Fun, Fun, Fun

Tomorrow morning, I’ll be getting up early and driving up to Orange County. Normally, I wouldn’t be thrilled to be getting up before eight a.m. on a Saturday morning, but in this case, I’m making an exception. You see, I’m going to attend the Orange County Chapter’s meeting, where I’ll be sitting on a panel to talk about the epublishing industry. My friend Tessa Dare invited me in December, and I have been looking forward to it ever since.

I love being around other writers, but I don’t get the opportunity very often. Getting away from my family on a Saturday, when my local chapter holds its meetings, is tough. Between our obligations to Boy Scouts, Cub Scouts, and Girl Scouts and the general craziness of trying to keep up with general household chores, weekends always seem to be packed. The only reason I’m able to go up to do this panel tomorrow is that I planned WAY in advance and there was nothing on the Scouting schedule on Saturday.

Anyway, I’m expecting to meet some wonderful new people, including my fellow panelists. I’m particularly excited about meeting Jennifer Haymore, whose June 2009 release from Grand Central, looks extremely intriguing. And, of course, I’m thrilled that I get to see Tessa, whom I first met online during the Avon FanLit contest two years ago and then met in person at RWA National in Dallas the following summer. It’s going to be awesome!

YOUR TURN: Have any fun plans for the weekend? Spill!

It’s Raining, It’s Pouring

Literally. And Southern California is supposedly in the midst of a terrible drought. Go figure!

A rainy day should, of course, be the perfect sort of day to cuddle up in front of the fire with the laptop and write stories set in merry old England. Except…the firewood’s all wet, the fireplace wants cleaning, and the kids are all home from school.

So much for the weather setting the mood!

YOUR TURN: Does the weather affect your writing? Or reading?

Lyric Thursday: The Pretender

I’m probably showing my age by posting these lyrics, but I have to say that this is one of my favorite songs ever, and a large part of the reason I love it so much is because words literally send a shiver down my spine. To me, it’s a classic example of a song with lyrics so profound and beautifully composed, it can stand with the very best poetry, with or without music.

The Pretender
copyright 1976, by Jackson Browne

I’m going to rent myself a house
In the shade of the freeway
I’m going to pack my lunch in the morning
And go to work each day
And when the evening rolls around
I’ll go on home and lay my body down
And when the morning light comes streaming in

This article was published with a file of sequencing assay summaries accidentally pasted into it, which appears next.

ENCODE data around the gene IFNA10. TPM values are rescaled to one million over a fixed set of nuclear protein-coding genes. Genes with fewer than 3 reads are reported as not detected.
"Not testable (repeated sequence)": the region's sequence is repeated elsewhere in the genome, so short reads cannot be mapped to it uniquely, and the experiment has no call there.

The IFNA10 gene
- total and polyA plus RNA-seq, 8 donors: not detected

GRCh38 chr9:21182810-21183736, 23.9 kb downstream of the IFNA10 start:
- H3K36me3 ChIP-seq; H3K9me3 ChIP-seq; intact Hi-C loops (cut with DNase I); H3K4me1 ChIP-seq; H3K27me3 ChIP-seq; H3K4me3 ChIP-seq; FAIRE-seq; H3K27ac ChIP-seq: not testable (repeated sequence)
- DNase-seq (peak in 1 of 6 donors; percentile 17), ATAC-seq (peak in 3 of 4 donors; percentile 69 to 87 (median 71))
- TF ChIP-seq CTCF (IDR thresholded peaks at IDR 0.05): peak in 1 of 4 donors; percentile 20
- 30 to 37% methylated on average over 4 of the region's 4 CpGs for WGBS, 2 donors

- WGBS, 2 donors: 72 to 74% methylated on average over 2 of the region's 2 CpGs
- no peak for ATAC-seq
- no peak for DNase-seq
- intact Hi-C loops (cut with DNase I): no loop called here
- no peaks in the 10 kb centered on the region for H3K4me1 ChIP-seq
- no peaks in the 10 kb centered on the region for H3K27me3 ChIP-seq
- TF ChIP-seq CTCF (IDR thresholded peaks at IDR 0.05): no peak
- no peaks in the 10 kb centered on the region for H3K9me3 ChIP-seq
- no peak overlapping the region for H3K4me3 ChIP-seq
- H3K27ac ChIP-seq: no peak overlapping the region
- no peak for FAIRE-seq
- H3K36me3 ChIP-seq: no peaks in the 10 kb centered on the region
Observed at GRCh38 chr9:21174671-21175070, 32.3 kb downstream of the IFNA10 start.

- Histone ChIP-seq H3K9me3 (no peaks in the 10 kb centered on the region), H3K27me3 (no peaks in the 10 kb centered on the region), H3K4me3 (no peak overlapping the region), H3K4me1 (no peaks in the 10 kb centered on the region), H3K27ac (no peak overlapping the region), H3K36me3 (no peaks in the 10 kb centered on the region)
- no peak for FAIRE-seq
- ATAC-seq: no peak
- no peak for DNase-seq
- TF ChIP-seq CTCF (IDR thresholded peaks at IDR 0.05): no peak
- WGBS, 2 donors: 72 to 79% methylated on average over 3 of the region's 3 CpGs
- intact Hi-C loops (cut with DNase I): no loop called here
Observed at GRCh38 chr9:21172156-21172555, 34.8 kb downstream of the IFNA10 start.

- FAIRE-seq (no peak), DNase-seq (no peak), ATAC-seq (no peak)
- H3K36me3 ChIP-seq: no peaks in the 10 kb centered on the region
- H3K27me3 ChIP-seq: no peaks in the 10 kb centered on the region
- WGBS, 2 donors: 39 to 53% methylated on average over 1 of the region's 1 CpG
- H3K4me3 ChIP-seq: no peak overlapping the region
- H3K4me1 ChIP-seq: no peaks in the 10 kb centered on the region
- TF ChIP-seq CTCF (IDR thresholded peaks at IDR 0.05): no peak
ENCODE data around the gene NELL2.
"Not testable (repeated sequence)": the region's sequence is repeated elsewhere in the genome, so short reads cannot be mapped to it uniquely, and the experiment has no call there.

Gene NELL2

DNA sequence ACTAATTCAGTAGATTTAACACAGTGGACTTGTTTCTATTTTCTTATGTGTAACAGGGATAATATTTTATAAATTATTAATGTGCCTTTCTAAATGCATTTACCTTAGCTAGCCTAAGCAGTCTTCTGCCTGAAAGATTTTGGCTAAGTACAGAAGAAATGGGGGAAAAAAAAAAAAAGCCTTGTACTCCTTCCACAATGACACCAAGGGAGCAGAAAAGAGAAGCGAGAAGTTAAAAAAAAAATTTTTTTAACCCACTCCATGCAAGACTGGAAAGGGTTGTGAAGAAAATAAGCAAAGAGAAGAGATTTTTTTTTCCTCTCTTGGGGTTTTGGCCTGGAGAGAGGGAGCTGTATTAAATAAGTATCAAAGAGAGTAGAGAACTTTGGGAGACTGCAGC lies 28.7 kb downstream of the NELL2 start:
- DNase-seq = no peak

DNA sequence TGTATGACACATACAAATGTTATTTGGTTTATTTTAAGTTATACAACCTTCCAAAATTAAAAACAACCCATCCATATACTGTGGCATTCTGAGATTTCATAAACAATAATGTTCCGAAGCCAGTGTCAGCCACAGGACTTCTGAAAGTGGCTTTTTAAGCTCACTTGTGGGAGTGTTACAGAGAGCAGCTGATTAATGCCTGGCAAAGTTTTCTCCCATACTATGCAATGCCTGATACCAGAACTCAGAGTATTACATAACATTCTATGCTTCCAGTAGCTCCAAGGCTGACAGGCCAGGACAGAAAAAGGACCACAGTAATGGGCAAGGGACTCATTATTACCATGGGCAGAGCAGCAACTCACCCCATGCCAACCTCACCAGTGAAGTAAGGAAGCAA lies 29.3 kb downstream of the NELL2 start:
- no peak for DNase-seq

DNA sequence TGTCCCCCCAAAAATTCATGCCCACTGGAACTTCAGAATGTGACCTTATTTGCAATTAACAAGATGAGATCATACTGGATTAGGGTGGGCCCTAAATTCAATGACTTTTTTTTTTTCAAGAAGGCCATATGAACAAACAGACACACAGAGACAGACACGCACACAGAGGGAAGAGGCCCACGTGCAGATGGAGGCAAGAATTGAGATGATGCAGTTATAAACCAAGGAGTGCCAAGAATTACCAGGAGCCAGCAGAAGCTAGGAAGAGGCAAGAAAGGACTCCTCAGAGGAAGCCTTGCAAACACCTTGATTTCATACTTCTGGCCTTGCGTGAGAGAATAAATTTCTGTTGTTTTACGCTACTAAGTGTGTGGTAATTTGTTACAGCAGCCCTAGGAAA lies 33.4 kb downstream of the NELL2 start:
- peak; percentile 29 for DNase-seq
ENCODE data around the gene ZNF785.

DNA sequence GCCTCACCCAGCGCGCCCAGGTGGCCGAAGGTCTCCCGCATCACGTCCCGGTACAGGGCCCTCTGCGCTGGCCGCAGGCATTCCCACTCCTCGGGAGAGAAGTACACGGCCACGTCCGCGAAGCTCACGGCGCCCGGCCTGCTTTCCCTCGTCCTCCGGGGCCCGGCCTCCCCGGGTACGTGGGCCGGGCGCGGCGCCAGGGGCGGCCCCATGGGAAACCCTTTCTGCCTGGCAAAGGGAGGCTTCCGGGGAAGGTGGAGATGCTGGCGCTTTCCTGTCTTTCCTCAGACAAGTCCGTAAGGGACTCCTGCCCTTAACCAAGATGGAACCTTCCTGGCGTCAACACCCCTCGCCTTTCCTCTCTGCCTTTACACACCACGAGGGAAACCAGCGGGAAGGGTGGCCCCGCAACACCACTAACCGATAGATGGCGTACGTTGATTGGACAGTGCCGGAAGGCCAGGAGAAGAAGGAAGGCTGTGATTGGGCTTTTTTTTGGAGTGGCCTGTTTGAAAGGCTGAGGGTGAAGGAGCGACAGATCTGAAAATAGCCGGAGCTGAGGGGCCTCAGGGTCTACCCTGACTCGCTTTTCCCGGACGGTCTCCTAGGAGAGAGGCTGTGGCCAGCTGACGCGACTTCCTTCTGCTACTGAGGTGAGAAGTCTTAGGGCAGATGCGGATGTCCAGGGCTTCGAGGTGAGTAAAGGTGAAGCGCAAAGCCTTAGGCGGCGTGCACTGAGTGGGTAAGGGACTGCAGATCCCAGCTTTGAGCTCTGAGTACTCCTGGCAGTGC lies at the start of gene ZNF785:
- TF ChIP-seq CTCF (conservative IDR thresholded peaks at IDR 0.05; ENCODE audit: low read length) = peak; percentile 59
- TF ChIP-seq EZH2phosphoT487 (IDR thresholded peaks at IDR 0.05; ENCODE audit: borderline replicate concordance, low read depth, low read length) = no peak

I’ll get up and do it again
Say it again

I want to know what became of the changes
We waited for love to bring
Were they only the fitful dreams
Of some greater awakening
I’ve been aware of the time going by
They say in the end it’s the wink of an eye
And when the morning light comes streaming in
You’ll get up and do it again

Caught between the longing for love
And the struggle for the legal tender
Where the sirens sing and the church bells ring
And the junk man pounds his fender
Where the veterans dream of the fight
Fast asleep at the traffic light
And the children solemnly wait
For the ice cream vendor
Out into the cool of the evening
Strolls the Pretender
He knows that all his hopes and dreams
Begin and end there

Ah the laughter of the lovers
As they run through the night
Leaving nothing for the others
But to choose off and fight
And tear at the world with all their might
While the ships bearing their dreams
Sail out of sight

I’m going to find myself a girl
Who can show me what laughter means
And we’ll fill in the missing colors
In each other’s paint-by-number dreams
And then we’ll put out dark glasses on
And we’ll make love until our strength is gone
And when the morning light comes streaming in
We’ll get up and do it again
Get it up again

I’m going to be a happy idiot
And struggle for the legal tender
Where the ads take aim and lay their claim
To the heart and the soul of the spender
And believe in whatever may lie
In those things that money can buy
Though true love could have been a contender
Are you there?
Say a prayer for the Pretender
Who started out so young and strong
Only to surrender

Choosing Names

As I’ve gotten into the nitty-gritty of writing my new novel, it struck me that one of the most important things we writers do when constructing a story is to choose the names of our characters. A rose by any other name might smell as sweet, but a heroine named Rose is likelier to catch our readers’ fancy than one named Skunk. (Yes, it’s silly, but it illustrates the point.)